Friday, March 31, 2006
Saturday, March 11, 2006
Just when I thought it was over...
Just when I thought I had been treated to the highest honor a teacher could receive, my other school, which I'll be leaving this month, surprised me beyond words.
As my class ended, the students, whom I had just given last minute interview tests to, rushed to the back of the room and assembled. A student in front went to the piano while another student up front stood on two chairs pushed together.
The Japanese teacher whose homeroom it was, told me her students wanted to say goodbye to me with a song. It's called Sakura, and it's a very old Japanese song.
There is no way I could be prepared for what I heard next. As the piano started, and the 'conductor' student began to move her hands the girls all sung out in tones that could only be described as angelic. They were beautiful sounds. Amazingly beautiful singing voices, which reminded me of the Harlem Boys Choir, used in so many movies, such as Glory and others.
They sang, and I felt it hard to keep my composure. What made it even harder was seeing students I had taught for 3 years crying as they sung. With the conductor herself quickly rubbing her eyes against her upper arm without missing a beat in her movements, trying to wipe the tears away, which were now running down her face. This was too much. I used everything in me, to prevent myself from losing it, though my eyes did tear up clearly.
As they finished, a student came forward with a very large card, which all the students had written a message in English. With sentiments like "Never forget me! You're my best teacher forever", "I love English and I owe it all to you. And I love you!", how could one not be moved?
In all my years of teaching, these were the best students I had ever taught, and this day was one of the most moving ever for me.
Wednesday, March 01, 2006
To Students with Love
I was shocked today after my final class finished. Lunch was next period, but the bell hadn't rung yet. So, I wondered why other students from my other classes were entering my classroom before the bell. Granted, I'm sure they were hungry, but it isn't usually allowed for students to have left their own classrooms, let alone enter another teacher's, before the bell rings. I assumed it must be because exams are coming, and it's the last few days of the term. Perhaps they were getting more bold, more defiant toward the end. It wouldn't be the first time. Well, I ignored the slight disruption as I began to hurry to grab my papers, my brief case, the cassette CD player, which I had used to play the music from the movie To Sir With Love by Lulu as background music for our last class, ( along with other pieces with a closing theme).
I was feeling a little down that it was all ending. But, I told myself, 'why get sad?' No need for emotional moments here. I had things to do. I had to catch my train and get on with my day. Errands to run, etc. Don't dwell on the silly stuff. Class is over. So what. There'll be more.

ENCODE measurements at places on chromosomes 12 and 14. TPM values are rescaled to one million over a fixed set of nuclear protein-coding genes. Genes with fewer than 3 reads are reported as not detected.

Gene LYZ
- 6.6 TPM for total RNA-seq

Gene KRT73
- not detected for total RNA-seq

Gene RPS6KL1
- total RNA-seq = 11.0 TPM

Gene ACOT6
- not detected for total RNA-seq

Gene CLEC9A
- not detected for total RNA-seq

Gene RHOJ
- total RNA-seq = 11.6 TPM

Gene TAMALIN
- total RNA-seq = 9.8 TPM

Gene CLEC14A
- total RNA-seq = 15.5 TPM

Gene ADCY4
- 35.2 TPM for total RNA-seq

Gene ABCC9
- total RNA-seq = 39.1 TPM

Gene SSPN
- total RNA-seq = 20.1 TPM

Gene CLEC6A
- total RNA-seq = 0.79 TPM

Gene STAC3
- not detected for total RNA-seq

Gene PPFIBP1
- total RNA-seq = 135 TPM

But as the other students filed into the classroom, and more and more came in, and making more than the usual amount of noise doing so, I noticed something even more peculiar: they were all facing me. The entire room, overflowing with bright young souls, was facing me as I stood up at the podium at the head of the class. I just began to lean over to turn down the volume to the theme from Harry Potter when I looked up from what I was doing. I did so because the room had suddenly become church quiet. A silent room yet stuffed with smiling faces, all looking at me.
What is this?, I thought. Do I have chalk on my face?
Then I saw her.
A student entered from the back and came through the mass of navy and white uniforms, the sea of black hair and beaming white complexions, of pony tails, and braces, and she walked foward to me. This girl, one of my more robust and rebellious students walked slowly to the podium, and in her hands and in the hands of her friends were flowers. Beautiful bouquets of red tulips. They reached out and held this present to me, as they did so, they added cards they had written entirely in English. Piling them on top of one another's as my arms gave way to the suddenly flowering mass of objects.
I couldn't believe my eyes. Was this for real? As I fumbled for words, the room erupted in applause shouting, "arigato gozaimashita, Robaato sensei!! We will miss you!! We love you!! Thank you!!"
At that moment I felt exactly as I had felt watching Sidney Poitier in that great film as he came face to face with his own student's gratitude and affection in those wonderful final moments. Only now, for me, I couldn't hide in the darkness watching an actor in a scene. I couldn't resist the swell of emotion, consoling myself that it was a clever bit of writing, coupled with the skills of storytelling. For this time, this moment, I was that teacher, and, unlike the movie set, this was a real-life classroom. And those were real life students doing this. And the tears I felt well up were mine, entirely and unequivocably.